The growing popularity of single malt whisky in duty-free never ceases to amaze. Consider Muscat Seeb international airport in the Muslim state of Oman, for instance, where the sale of alcohol to the local population is of course strictly forbidden. You might think then the airport’s Muscat Duty Free store an unlikely place to unveil a new malt whisky concept, but that is exactly what happened earlier this year.
Foreign ex-pat workers are the intended customers. The rules dictate these passengers can bring in two litres of alcohol each (Muscat Duty Free operates an arrivals shop at the airport).
There is also a handy pre-order service available so passengers can pick what they like in the new Uisge Beatha malt whisky corner and then pick it up on their return to the airport.
So what can these ex-pats find in Uisge Beatha?
Well, there is a decent selection of mid-range malts such as The Dalmore 15 Years Old, Glengoyne 17 Years Old, Clynelish 14 Years Old and Bowmore 17 Years Old for starters.
There are also some tasty travel-retail exclusives such as the wonderfully packaged Glenfiddich Age of Discovery 19 Years Old, which is matured in ex-Madeira wine casks to create a fantastically rich, sweet whisky. The rich, softly smoky Highland Park Vintage 1994 is also highly recommended.
Blends are of course big business throughout the Middle East, and Muscat Duty Free stocks some pretty pricey examples. Take your pick from the like of Dewar’s Signature, Johnnie Walker Blue Label King George V Edition and Ballantine’s 30 Years Old.
Away from Scotland, the choice of whiskies is distinctly limited. Nevertheless, travellers can still find Midleton Very Rare, the travel-retail exclusive Jack Daniel’s Silver Select and Maker’s Mark.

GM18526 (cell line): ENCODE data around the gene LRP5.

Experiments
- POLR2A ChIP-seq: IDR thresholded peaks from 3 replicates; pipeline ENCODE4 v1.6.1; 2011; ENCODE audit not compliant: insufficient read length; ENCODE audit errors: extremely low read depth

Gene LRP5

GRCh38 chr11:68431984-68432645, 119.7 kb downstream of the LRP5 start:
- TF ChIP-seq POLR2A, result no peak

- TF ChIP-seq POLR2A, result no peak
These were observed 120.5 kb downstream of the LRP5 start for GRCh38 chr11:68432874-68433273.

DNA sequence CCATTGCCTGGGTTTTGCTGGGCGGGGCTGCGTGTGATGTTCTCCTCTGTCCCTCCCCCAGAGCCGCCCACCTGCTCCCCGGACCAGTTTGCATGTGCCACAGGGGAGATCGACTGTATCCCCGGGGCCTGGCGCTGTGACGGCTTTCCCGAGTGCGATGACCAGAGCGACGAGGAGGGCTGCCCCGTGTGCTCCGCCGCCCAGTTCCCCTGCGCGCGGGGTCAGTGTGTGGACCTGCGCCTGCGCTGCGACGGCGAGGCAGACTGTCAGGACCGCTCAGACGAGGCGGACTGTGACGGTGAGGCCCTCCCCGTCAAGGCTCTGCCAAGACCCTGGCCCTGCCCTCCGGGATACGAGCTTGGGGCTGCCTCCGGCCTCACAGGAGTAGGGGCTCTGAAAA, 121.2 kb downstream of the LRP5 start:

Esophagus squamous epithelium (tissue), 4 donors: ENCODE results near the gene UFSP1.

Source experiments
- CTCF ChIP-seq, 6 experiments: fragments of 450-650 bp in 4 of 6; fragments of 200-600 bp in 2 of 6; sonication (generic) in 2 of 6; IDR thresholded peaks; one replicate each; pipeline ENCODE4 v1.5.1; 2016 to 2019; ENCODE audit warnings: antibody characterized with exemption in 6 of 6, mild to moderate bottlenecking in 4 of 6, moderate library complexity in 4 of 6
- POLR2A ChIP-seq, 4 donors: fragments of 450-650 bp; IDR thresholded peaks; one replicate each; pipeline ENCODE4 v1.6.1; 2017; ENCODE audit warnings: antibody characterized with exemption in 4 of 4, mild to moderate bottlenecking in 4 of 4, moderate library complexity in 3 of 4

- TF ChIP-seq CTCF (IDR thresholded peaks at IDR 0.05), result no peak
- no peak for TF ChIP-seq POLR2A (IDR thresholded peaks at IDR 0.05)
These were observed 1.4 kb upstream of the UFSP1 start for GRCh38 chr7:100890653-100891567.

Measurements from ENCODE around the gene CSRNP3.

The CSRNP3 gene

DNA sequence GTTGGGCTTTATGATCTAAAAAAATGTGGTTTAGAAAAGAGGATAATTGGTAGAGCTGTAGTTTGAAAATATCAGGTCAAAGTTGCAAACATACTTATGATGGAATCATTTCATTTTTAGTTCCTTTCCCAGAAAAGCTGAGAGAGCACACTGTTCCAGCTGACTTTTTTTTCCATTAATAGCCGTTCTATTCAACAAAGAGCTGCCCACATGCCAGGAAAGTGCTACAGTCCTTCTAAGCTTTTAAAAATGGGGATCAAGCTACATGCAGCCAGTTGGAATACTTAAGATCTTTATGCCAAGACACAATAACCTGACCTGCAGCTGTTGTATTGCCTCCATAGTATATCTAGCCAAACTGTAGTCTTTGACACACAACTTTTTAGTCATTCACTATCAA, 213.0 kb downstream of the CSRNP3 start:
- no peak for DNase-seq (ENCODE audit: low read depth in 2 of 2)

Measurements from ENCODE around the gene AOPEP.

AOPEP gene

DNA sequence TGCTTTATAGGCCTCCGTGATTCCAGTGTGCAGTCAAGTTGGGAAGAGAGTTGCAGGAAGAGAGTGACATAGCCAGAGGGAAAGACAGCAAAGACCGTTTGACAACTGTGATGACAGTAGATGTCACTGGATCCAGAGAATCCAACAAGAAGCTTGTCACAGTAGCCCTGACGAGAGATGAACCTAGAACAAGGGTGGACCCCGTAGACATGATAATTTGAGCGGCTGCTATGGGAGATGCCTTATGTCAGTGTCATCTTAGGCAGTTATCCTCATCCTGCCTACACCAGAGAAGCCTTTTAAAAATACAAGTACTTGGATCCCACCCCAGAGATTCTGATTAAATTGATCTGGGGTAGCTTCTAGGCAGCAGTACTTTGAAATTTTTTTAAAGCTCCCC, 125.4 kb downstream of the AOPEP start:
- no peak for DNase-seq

18 Years Old
One of a batch of new releases making their debut at the Cannes show this month, Greenore 18 Years Old from Cooley Distillery.
Following on from the successful 15 Year Old expression, the new 46% ABV 18 Years Old is limited to just 4,000 bottles so it is unlikely to be around for too long.
Teacher’s may have a huge following in emerging markets such as India and Brazil, but this famous blend has always lacked a family of older, higher-priced expressions to do battle with the likes of Johnnie Walker and Chivas Regal. Owner Beam Global belatedly aims to put that right and an important step in the journey is the launch of Teacher’s Origin, which gets is travel-retail launch this month.
Now Teacher’s Origin doesn’t bear an age statement, but Beam still intends it to compete against 12 year old blends such as Johnnie Walker. So what’s different about the juice inside the bottle to justify the higher price tag?
Well, the whisky has been doubled matured in 19th century-style quarter casks. It is a technique Beam has used with great success with Laphroaig, the smaller casks ensuring more of the whisky comes into contact with the wood. The quarter casks speed up the maturation process and add complexity and depth to the finished product, which in Origin’s case has a rich, malty flavour underpinned by a light smokiness imparted by Teacher’s signature malt, Ardmore.
Origin also contains a higher malt content than standard Teacher’s. Expect to pay around €29.90 (£25.90) in travel-retail outlets for a 1-litre bottle, which is not yet available in any domestic market other than in India.